How much brass to gear up for new caliber?

Discussion in 'Ammunition & Reloading' started by aandabooks, Jan 5, 2013.

  1. aandabooks

    aandabooks New Member

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    I found about 150 rounds of brass in .223 that I forgot I had picked up at the range over the summer. This will go with about 200 rounds of what I have picked up from shooting the new AR.

    What do most of you consider to be the minimum that you'll buy for a new caliber? I'm just getting started on .45ACP and had thought 9mm was going to be next. I'll have to get a trimmer but that was in my future anyway.

    Also found about 50 rounds of .308 but I don't have a firearm in that caliber.
     
  2. texaswoodworker

    texaswoodworker New Member

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    Personally, I want to eventually reload for every caliber I use, but just going by how much brass I have, a couple hundred rounds would get me started.

    Brass can be reloaded multiple times, and it can last awhile depending how what you load it with, and how you load it. I think .223 will last through 5-10 loading. (Maybe more, maybe less). So 350 pieces of brass will make a lot of rounds.
     

  3. DaTexanBoy

    DaTexanBoy New Member

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    200 pieces if .223 brass, you will go through pretty quickly. Personally, I like to have at minimum 1000 pieces of brass that I am going to be reloading unless its a big caliber like 7mm Rem Mag.

    Another big thing with rifle reloads, is you want to sort by headstamp and load in lots for consistency. I think I have around 4k pieces of .223 and 4k pieces of 9mm, while only having around 500 pieces of 7mm Rem Mag, because I won't be shooting my 7mm RM all that often.
     
  4. robocop10mm

    robocop10mm Lifetime Supporting Member Lifetime Supporter

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    High volume calibers like .223 and .45 would require at least 500 pieces to justify getting set up (IMHO). Low volume calibers like .45-70 and .500 S&W? Probably 50-100
     
  5. techiej

    techiej New Member

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    I like about 500 for any given one as that would not only let me break-in the gun/work out any problems and also get me the brass for reloading.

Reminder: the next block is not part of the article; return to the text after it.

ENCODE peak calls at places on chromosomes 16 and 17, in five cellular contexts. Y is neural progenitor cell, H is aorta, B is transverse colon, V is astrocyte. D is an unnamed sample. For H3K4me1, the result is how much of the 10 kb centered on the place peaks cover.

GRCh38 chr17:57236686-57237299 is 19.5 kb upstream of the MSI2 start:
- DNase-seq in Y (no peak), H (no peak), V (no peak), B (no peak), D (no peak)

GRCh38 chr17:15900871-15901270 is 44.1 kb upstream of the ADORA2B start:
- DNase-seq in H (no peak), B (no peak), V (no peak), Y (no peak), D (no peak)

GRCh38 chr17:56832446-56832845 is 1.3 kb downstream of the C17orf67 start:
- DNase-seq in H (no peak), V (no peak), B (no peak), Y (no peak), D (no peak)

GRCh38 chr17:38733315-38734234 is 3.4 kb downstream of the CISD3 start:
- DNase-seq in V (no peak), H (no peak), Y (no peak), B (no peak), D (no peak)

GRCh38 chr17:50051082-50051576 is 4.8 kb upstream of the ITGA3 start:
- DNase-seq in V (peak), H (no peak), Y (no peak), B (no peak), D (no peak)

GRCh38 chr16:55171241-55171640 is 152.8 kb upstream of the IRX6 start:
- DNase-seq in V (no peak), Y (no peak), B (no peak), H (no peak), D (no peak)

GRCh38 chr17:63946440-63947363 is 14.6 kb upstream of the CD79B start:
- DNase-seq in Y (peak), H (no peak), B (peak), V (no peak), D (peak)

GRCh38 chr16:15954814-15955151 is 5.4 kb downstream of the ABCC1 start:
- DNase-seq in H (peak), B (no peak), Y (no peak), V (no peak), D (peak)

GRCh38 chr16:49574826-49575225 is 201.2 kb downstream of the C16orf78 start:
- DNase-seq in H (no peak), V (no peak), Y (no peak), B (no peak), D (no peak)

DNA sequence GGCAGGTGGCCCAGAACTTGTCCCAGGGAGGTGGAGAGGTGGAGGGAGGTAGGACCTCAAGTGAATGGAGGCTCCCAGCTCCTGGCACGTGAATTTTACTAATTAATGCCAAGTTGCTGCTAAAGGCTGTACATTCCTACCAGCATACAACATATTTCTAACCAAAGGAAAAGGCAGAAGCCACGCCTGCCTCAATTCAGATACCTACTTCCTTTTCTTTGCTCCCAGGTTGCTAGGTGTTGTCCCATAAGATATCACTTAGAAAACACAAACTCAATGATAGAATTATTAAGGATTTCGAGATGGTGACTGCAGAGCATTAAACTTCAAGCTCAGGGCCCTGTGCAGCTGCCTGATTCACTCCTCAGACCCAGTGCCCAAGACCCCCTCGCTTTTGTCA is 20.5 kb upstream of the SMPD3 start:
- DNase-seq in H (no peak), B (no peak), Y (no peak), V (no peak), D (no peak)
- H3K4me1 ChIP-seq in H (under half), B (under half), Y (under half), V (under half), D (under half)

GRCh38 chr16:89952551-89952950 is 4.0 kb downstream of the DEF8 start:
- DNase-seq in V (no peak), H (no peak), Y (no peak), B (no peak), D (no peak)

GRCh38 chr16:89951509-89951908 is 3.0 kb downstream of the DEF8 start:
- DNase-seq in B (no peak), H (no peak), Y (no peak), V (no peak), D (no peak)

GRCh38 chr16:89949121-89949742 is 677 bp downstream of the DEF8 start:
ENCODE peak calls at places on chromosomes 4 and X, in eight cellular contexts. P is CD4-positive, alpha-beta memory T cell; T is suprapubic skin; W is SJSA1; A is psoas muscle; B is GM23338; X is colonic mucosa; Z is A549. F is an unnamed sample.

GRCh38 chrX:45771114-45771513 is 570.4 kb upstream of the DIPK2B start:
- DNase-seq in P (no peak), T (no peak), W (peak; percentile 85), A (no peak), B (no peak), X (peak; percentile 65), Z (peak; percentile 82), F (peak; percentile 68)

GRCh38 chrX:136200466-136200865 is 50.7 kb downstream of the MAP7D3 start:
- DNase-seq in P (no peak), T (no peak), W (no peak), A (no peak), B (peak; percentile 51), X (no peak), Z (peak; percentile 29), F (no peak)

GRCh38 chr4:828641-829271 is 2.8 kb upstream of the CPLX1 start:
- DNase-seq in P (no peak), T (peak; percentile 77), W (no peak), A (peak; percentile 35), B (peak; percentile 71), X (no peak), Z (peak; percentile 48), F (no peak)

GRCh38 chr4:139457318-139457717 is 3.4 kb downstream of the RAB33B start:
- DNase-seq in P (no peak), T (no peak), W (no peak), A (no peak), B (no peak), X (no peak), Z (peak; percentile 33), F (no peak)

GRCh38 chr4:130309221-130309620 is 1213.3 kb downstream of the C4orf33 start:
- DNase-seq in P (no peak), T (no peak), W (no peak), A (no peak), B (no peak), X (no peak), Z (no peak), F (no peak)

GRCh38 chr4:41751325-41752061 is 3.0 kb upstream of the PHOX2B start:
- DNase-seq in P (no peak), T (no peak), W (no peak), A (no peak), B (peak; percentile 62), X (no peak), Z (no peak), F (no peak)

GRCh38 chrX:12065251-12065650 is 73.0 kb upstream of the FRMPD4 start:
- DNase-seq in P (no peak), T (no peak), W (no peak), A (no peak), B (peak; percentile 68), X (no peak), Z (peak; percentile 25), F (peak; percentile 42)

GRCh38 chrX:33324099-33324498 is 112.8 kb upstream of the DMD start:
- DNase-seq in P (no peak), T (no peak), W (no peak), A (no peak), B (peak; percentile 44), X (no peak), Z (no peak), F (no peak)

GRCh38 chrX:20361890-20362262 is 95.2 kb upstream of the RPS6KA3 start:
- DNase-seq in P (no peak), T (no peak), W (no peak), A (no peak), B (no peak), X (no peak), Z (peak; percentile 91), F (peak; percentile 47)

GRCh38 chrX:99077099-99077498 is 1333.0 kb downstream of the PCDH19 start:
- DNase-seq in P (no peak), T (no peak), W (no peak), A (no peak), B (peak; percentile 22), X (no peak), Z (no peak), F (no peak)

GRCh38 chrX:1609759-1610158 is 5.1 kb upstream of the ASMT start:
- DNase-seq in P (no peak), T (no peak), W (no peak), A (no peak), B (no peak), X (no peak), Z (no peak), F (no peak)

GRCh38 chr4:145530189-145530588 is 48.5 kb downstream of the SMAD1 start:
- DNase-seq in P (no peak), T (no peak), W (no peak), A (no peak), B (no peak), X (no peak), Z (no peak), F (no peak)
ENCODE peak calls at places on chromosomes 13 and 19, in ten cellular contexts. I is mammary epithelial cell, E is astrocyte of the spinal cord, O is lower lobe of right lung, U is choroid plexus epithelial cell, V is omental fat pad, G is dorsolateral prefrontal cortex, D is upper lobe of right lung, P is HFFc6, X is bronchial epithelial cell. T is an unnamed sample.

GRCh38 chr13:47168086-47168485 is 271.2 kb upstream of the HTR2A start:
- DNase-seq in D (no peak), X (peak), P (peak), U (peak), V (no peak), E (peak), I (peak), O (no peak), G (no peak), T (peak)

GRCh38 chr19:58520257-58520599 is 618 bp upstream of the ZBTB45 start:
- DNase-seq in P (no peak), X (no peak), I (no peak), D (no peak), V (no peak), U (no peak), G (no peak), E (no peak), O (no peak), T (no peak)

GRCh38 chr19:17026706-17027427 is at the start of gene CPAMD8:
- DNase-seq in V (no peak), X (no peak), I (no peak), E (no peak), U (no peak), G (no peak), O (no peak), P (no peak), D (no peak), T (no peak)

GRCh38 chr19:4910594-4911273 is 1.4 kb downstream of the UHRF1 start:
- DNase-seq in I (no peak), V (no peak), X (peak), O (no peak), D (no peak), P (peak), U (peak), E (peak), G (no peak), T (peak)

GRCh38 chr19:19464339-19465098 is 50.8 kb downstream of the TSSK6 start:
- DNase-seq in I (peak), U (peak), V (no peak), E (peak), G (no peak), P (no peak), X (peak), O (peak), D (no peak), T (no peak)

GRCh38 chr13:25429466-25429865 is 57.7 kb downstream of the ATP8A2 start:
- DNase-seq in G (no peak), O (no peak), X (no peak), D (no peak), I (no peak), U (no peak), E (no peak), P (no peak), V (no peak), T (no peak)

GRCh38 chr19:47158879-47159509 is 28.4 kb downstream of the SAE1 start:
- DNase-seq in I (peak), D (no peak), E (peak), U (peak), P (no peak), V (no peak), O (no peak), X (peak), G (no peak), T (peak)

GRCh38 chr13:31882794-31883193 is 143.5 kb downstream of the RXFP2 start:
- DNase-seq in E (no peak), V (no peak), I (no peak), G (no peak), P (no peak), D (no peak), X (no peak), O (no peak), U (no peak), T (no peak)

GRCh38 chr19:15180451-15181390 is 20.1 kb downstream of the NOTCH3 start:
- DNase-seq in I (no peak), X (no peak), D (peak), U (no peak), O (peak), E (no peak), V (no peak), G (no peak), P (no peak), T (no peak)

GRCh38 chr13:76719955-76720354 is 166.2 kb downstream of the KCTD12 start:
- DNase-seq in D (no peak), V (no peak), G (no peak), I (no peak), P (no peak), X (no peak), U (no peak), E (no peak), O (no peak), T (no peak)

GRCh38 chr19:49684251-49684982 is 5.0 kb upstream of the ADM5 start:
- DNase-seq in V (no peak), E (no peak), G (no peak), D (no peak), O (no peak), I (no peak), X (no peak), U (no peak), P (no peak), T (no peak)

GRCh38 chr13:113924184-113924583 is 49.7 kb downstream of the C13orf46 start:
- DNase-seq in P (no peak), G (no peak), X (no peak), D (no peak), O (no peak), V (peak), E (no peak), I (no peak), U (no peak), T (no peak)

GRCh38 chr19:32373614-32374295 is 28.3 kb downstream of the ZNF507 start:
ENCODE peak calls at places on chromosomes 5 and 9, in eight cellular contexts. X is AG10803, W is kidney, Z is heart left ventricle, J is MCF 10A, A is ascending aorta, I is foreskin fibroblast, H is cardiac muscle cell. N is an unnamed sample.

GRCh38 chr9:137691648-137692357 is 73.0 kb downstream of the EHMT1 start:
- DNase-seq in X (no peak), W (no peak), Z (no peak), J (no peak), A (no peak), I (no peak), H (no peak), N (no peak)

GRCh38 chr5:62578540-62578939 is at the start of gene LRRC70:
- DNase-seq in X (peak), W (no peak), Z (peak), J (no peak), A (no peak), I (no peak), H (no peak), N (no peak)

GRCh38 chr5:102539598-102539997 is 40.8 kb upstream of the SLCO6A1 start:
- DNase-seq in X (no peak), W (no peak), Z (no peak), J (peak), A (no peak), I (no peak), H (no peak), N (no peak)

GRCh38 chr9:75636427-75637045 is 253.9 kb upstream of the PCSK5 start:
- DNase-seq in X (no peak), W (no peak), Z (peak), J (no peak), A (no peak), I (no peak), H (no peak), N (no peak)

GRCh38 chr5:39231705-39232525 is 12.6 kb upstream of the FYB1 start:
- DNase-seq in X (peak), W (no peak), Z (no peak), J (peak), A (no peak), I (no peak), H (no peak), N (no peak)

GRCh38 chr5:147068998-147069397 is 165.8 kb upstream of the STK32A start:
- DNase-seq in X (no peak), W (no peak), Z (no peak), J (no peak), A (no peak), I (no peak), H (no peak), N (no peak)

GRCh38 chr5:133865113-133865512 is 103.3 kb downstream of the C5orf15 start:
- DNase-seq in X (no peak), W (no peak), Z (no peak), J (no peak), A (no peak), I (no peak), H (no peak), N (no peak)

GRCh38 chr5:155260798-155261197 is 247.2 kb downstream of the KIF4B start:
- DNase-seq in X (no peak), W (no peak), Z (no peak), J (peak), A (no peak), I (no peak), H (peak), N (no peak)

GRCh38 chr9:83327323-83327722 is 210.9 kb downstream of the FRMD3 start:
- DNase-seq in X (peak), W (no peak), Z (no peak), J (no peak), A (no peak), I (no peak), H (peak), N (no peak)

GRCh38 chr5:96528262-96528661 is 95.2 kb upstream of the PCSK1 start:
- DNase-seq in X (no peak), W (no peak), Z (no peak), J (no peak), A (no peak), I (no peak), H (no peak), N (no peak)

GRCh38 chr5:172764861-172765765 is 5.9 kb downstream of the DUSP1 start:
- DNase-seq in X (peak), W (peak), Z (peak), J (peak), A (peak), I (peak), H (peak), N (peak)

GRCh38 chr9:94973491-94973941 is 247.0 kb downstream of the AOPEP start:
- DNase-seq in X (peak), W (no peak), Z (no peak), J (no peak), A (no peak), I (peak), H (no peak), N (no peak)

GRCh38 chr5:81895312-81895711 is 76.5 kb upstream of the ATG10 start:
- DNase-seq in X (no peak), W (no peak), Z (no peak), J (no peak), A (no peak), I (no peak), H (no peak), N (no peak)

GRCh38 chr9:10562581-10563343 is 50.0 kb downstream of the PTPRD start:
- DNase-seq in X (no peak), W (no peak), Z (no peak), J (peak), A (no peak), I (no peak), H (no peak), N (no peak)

6. Rick1967

    Rick1967 Well-Known Member

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    I could get started with about 200 of anything I want to shoot. .223 is a very common caliber. I would load up what you have and pick up more when you see it at the range. That is what I did. I have only bought new brass for stuff that is harder to find. .45 Colt, 44 Mag...stuff like that.
     
  7. locutus

    locutus Well-Known Member Supporter

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    I like to load in lots of 1000.

    MilSurp brass is cheap, and IMHO superior to commercial brass.
     
  8. blucoondawg

    blucoondawg New Member

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    I bought 30 lbs of once fired mil surp last year, I forget how many is in it, a lot lol. a couple hundred is fine to get started and acquire more as time passes, spend your money on consumables, powder, primers bullets, and equipment needed, brass can be reused multiple times and you will find more laying around if you can get to the ranges before guys like me, LOL.
     
  9. oldpapps

    oldpapps New Member

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    'Depends', a copyrighted brand name for a product to catch all.

    And for me, well, it still depends on what.